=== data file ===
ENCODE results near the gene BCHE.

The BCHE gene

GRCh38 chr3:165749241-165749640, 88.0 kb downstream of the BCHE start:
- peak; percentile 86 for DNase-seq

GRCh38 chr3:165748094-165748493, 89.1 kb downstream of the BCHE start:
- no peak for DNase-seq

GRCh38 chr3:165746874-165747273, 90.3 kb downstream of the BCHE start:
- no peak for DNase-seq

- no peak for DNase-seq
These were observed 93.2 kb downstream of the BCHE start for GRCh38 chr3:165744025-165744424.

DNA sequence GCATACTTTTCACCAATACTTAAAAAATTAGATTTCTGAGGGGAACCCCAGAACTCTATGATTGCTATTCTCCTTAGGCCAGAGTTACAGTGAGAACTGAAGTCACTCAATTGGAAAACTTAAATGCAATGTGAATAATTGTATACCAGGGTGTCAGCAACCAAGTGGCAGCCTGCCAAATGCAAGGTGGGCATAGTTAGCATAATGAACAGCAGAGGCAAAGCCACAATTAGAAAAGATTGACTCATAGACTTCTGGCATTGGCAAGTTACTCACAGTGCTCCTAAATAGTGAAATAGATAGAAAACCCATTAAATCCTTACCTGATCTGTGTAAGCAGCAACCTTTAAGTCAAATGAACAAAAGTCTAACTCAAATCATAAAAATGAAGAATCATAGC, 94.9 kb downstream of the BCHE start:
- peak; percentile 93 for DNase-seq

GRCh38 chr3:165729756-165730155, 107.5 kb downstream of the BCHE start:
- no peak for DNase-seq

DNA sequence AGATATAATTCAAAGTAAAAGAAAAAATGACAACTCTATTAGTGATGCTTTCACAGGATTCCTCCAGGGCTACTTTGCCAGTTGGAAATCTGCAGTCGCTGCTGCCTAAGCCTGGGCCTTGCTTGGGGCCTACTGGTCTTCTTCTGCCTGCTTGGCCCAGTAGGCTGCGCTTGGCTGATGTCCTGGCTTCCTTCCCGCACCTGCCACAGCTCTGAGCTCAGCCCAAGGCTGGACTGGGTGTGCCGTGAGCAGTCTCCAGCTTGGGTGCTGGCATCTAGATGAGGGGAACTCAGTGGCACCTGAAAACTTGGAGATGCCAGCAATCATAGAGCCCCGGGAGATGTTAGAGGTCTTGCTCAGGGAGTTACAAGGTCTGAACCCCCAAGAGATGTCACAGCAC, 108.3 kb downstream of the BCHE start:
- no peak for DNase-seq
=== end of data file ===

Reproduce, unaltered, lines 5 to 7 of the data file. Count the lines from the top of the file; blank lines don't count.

GRCh38 chr3:165748094-165748493, 89.1 kb downstream of the BCHE start:
- no peak for DNase-seq

GRCh38 chr3:165746874-165747273, 90.3 kb downstream of the BCHE start: